At Day N Vegas, Houston’s Don Toliver mourns his city’s Astroworld losses
No rapper at Day N Vegas had more at stake — viscerally, personally — than Houston’s Don Toliver.
The 27-old-old MC was, until a week ago, Travis Scott’s heir apparent to the melancholy-slicked Houston trap, which Scott helped turn into a festival and chart phenomenon. Signed to Scott’s Cactus Jack label imprint, Toliver performed at Astroworld on Nov. 5 just hours before a crowd crush claimed nine lives and left hundreds injured. Their hometown will be forever changed by it.
Whatever pain and chaos Toliver saw from backstage that day, it wore on his face at Day N Vegas on Saturday. Bearing witness to a tragedy like that, and also losing your mentor to public scorn and potentially billions in lawsuits — imagine processing that in time to get onstage for one of the biggest shows of your life.
There’s no way Toliver couldn’t acknowledge Astroworld during his show; but there was also no way to fully do it justice. In the end, Toliver handled it as gracefully as he could have, pausing his show for a few seconds. “Let’s take a moment of silence for the people we lost at the festival,” he said, bowing his head and closing his eyes. Everyone knew exactly what he was talking about; no one was privy to what was fully going on in his head.
Toliver had a breakout year during the start of the pandemic, when his 2020 debut LP “Heaven or Hell” took off on TikTok with singles like “After Party” and “No Idea.” He shares a lot sonically with Scott, but Toliver’s vocals edge closer to mournful singing, and he uses a wider palette of sounds that liven up trap’s drag. His song “Lemonade” with Internet Money, Gunna and Nav hit No. 6 on the Hot 100; new album “Life of a DON” hit No. 2 on the album charts late in October.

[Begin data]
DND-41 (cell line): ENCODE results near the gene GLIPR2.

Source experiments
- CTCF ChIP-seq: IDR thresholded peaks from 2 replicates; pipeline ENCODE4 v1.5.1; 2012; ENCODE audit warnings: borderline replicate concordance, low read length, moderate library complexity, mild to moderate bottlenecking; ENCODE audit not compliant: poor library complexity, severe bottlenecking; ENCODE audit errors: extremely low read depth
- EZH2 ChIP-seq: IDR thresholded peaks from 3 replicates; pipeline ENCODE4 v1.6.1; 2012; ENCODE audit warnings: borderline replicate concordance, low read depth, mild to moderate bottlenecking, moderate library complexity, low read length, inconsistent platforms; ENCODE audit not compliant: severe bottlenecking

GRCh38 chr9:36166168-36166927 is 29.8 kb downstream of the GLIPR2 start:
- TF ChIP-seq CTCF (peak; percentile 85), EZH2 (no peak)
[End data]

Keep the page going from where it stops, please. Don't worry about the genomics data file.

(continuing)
In another world, he still could have stood on his own as Houston’s new champion. But to watch him perform Saturday, in front of a flame-painted limo and giant psychedelic mushrooms, you could tell that Astroworld was fresh in his mind, and would stay there a long time.
“You need to come out? You good?” He asked one fan up front during his show, and waited for them to find their footing again. The crowd erupted in cheers, some of the loudest of the night, for a simple act of caretaking. “Y’all got to back up. If you can’t breathe, come on out.”
Under other circumstances, this night still would have been a career-shifting set for Toliver — a huge crowd primed to anoint him as an inheritor of Houston trap, and rocket him into superstardom on his own right.
He did indeed walk off the Day N Vegas stage as Scott’s heir apparent, but under some of the toughest circumstances imaginable. Scott will, in all likelihood, next be seen in court as dozens of lawsuits (and possibly criminal charges) around Astroworld wind their way through. A festival, named for a former theme park beloved by so many children of all races and classes in Houston, will join Altamont, the Station nightclub fire and Woodstock ‘99 in the ledger of concert disasters in the U.S.
When Toliver sang, “Know I’m here for a good time / I don’t wanna go to sleep babe” on “No Idea,” it seemed he was mourning the thought of ever being carefree like that again onstage.
As hip-hop and Houston look for answers and healing, Toliver, the city’s most promising new star, is going to have a heavy weight to carry for his hometown. For an hour on Saturday, he held it up for the first time.
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